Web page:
Many data science processes could be employed to provide a good level of analysis into the human resources data that the organization possesses. These processes could be as simple as using the data to plot out bar charts or histograms, or as complex as running multi-variable logistical regressions to discover the correlations between various data variables and making inferences to the underlying situation in the company. However, as stated by Big Sky Associates, the underlying process remains the same, namely:

Step 1: Define your questions
Step 2: Set clear measurement priorities (what and how to measure)
Step 3: Collect Data
Step 4: Analyze Data
Step 5: Interpret Data

Of the five steps describe above, the most challenging one is the data collection process, where the difficulty depends on the number of tables or databases across which the data is stored, as well as the quality of the data entry. Many clarifications with various departments would need to be made, many enquiries with staff to be done, and the collected data would need to be tabulated and cleaned in order to enable analyses that are as unbiased as possible. If the exercise is conducted by a team of analysts that are sanctioned or sponsored by top management, it could potentially ease the process a little.


The analysis and interpretation of the data, once compiled and cleaned, would depend largely on what the management of the company would like to know. Taking an example of management wanting to know what causes attrition in their company, the analysis would therefore need to be centered around attrition data, as well as other data such as their monthly salaries, performance ratings, promotions, level of job satisfaction, manager’s performance rating, or even tenure in current role and age.

Python data charts and plots

In some instances, a simple bar chart or a histogram would tell all. However, when charts do not state the obvious, more advanced methods such as regression analyses would be helpful to establish statistically significant correlations between the various human resources data points and attrition.  This would require the knowledge of a person with an intermediate level of understanding of mathematical statistics and will show us the factors that are significantly correlated to attrition.

Data via IBM HR Analytics dataset from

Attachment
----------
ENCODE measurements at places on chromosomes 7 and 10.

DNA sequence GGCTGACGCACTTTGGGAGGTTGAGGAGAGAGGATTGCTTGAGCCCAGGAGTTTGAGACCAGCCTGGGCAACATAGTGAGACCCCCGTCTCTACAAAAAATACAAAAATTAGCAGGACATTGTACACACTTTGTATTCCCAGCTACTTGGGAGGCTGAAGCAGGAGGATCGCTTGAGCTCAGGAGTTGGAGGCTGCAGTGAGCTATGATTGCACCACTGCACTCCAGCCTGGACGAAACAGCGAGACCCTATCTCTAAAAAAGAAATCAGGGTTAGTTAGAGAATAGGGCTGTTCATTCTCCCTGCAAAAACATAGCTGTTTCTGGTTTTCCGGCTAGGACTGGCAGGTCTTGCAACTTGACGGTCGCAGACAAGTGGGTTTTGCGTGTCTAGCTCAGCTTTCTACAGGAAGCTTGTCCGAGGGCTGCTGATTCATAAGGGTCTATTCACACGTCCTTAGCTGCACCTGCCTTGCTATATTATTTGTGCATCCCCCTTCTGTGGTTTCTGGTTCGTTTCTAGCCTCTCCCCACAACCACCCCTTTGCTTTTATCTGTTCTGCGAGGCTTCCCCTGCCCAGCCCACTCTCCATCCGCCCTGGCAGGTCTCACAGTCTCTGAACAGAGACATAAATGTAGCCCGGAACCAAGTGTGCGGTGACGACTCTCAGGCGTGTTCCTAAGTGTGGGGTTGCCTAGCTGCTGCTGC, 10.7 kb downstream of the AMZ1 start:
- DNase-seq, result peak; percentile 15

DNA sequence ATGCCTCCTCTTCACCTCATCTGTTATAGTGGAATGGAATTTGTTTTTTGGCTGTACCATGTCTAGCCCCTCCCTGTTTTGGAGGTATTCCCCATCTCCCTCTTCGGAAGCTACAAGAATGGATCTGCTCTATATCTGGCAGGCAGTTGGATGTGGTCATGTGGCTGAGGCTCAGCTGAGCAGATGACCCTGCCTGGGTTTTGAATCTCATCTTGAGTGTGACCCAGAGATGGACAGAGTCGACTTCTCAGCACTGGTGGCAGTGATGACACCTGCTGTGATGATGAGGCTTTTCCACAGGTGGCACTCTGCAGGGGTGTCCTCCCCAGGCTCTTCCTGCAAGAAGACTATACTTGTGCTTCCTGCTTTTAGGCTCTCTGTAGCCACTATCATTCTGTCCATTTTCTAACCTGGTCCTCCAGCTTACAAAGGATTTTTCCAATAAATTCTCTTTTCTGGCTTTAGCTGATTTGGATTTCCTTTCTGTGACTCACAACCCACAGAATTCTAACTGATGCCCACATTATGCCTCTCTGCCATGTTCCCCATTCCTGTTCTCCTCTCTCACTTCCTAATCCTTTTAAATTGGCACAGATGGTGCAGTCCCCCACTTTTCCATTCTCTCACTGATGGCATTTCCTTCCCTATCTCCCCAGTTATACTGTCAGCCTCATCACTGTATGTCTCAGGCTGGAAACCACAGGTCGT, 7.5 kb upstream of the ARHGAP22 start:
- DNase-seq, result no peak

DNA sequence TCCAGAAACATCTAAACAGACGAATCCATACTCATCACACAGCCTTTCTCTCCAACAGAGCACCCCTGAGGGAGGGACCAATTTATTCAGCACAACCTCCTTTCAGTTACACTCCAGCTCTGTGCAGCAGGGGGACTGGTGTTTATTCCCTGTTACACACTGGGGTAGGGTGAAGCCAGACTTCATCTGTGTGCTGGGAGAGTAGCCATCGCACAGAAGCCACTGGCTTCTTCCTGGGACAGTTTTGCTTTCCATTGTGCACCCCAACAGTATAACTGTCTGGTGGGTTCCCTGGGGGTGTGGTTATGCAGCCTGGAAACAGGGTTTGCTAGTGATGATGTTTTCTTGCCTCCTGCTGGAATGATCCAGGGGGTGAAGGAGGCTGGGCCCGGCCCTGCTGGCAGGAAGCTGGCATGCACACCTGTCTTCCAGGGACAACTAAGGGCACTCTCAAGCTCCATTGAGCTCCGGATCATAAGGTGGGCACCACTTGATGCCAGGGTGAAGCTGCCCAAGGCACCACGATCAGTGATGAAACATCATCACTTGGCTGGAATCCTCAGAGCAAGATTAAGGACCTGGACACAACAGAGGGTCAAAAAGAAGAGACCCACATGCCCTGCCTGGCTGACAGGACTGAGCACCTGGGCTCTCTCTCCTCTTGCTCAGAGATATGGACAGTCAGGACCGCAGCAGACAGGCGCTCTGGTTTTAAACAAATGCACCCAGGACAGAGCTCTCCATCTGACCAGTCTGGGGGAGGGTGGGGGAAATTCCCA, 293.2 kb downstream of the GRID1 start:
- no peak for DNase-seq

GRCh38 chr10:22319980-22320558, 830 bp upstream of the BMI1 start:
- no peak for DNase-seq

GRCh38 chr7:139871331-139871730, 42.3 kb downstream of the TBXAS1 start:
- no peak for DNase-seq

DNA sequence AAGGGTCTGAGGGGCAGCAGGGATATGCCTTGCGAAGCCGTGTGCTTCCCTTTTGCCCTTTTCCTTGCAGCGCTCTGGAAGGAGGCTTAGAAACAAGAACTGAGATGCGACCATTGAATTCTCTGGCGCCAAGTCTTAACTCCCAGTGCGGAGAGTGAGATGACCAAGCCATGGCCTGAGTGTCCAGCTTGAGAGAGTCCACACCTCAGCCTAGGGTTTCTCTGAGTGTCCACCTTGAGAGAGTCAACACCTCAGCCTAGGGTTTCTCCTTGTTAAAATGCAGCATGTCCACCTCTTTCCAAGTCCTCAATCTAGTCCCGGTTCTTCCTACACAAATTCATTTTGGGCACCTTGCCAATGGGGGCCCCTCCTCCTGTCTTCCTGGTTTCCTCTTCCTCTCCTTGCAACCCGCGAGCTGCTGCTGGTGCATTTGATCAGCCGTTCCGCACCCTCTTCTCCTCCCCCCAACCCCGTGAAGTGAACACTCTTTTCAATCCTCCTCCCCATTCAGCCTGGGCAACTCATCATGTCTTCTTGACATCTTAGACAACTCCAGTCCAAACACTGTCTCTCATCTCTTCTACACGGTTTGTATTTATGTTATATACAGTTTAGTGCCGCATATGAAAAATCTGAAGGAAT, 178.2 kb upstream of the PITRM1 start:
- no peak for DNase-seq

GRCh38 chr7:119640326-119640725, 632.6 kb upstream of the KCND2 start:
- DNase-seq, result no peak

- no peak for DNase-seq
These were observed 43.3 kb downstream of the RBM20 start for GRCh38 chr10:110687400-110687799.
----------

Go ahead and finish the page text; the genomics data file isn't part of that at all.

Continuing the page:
In a nutshell

Regardless of the complexity of the analytics processes, the end result is most important: providing management with some answers on which aspect of running the organization should they be zooming into and making the necessary changes to prevent or minimize attrition.

High performer attrition is but only one of the many aspects that organizations can investigate and mitigate by means of the data analysis above. There are many other areas which could also be studied, such as gender equality and representation and even on how to control overtime. The underlying data analysis process remains the same; what changes is only the type of data collected and perhaps the form of analysis that is carried out – graphical or statistical. With the correct quantity and type of data coupled with the correct type of analytical procedures, the truth could be squeezed out of these digital human resources breadcrumbs.

About The Author

Trained as an Investment Banker and a Certified Professional Accountant (CPA Australia), Matthew Sia is a seasoned Accounting and Finance Leader with a passion for Mathematics and Statistics. He recently embarked on the Data Science, Analysis and Visualization journey, and is now an expert in leading business stakeholders to achieve goals by utilizing data. He is also dedicated to becoming a leader by example, believing in developing future leaders by empowering them to make critical business decisions independently and maturely.

Matthew currently serves as the Asia Pacific Head of Order-to-Cash within Hitachi Vantara’s Finance Shared Services organization. In his free time, he enjoys playing musical instruments and analyzing his cat’s behavioral pattern. He also enjoys verifying the statistical properties of various quantitative research.

He could be reached via his LinkedIn page.

Main image by Pdusit on Adobe Stock Photos via

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Michelle Lim

Michelle Lim

Creative Consultant, JCE Japan Creative Enterprise